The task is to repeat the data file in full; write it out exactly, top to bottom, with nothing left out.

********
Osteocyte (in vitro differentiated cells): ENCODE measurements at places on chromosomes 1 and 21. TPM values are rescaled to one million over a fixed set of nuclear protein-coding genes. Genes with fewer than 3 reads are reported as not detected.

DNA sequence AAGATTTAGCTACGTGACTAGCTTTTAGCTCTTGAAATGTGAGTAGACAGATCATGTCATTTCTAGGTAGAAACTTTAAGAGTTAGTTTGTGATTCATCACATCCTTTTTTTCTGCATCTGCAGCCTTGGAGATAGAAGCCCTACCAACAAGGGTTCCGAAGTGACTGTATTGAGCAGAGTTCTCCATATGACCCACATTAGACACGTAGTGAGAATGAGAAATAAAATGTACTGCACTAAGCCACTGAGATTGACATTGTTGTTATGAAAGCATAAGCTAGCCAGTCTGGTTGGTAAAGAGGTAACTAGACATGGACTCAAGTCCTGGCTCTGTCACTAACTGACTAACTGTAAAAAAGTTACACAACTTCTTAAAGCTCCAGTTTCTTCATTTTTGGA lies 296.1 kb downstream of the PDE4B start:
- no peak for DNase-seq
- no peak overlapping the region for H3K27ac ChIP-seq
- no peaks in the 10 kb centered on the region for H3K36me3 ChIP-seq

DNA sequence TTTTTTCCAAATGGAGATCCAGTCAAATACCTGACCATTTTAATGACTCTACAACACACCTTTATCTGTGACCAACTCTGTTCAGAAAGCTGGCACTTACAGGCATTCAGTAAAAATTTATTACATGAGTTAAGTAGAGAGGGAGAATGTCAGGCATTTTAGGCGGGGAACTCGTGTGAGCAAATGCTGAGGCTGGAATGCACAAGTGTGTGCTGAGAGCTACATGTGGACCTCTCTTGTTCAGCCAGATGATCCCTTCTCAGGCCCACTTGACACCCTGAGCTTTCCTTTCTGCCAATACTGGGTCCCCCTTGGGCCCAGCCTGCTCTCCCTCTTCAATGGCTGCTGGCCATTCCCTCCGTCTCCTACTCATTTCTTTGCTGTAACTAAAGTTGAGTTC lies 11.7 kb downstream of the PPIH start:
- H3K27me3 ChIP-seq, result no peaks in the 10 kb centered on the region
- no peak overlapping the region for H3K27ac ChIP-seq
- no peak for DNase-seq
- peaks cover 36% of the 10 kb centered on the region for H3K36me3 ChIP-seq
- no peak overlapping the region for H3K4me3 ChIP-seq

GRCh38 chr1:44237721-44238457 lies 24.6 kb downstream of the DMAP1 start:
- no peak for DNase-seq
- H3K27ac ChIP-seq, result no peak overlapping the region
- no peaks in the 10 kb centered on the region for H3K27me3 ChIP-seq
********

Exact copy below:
Osteocyte (in vitro differentiated cells): ENCODE measurements at places on chromosomes 1 and 21. TPM values are rescaled to one million over a fixed set of nuclear protein-coding genes. Genes with fewer than 3 reads are reported as not detected.

DNA sequence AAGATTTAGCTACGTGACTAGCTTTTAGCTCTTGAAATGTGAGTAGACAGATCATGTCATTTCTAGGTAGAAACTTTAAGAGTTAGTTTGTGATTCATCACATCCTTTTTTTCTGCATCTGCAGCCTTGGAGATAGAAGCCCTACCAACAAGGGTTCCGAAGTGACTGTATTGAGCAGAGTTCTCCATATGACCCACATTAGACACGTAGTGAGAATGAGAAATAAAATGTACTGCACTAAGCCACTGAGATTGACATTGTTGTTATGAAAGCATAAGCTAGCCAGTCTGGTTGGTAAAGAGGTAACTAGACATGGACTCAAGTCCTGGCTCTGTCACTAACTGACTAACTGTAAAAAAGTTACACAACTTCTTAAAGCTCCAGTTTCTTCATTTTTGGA lies 296.1 kb downstream of the PDE4B start:
- no peak for DNase-seq
- no peak overlapping the region for H3K27ac ChIP-seq
- no peaks in the 10 kb centered on the region for H3K36me3 ChIP-seq

DNA sequence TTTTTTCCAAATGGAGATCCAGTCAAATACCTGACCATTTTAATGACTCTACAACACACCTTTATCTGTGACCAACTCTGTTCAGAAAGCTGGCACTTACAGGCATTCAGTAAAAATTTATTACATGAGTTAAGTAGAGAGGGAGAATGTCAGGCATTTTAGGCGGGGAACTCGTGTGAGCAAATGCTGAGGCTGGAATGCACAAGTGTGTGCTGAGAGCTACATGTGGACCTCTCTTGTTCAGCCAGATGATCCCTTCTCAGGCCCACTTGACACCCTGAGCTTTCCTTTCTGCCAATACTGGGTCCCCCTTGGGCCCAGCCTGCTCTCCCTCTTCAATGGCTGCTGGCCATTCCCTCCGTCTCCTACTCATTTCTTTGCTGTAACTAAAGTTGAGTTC lies 11.7 kb downstream of the PPIH start:
- H3K27me3 ChIP-seq, result no peaks in the 10 kb centered on the region
- no peak overlapping the region for H3K27ac ChIP-seq
- no peak for DNase-seq
- peaks cover 36% of the 10 kb centered on the region for H3K36me3 ChIP-seq
- no peak overlapping the region for H3K4me3 ChIP-seq

GRCh38 chr1:44237721-44238457 lies 24.6 kb downstream of the DMAP1 start:
- no peak for DNase-seq
- H3K27ac ChIP-seq, result no peak overlapping the region
- no peaks in the 10 kb centered on the region for H3K27me3 ChIP-seq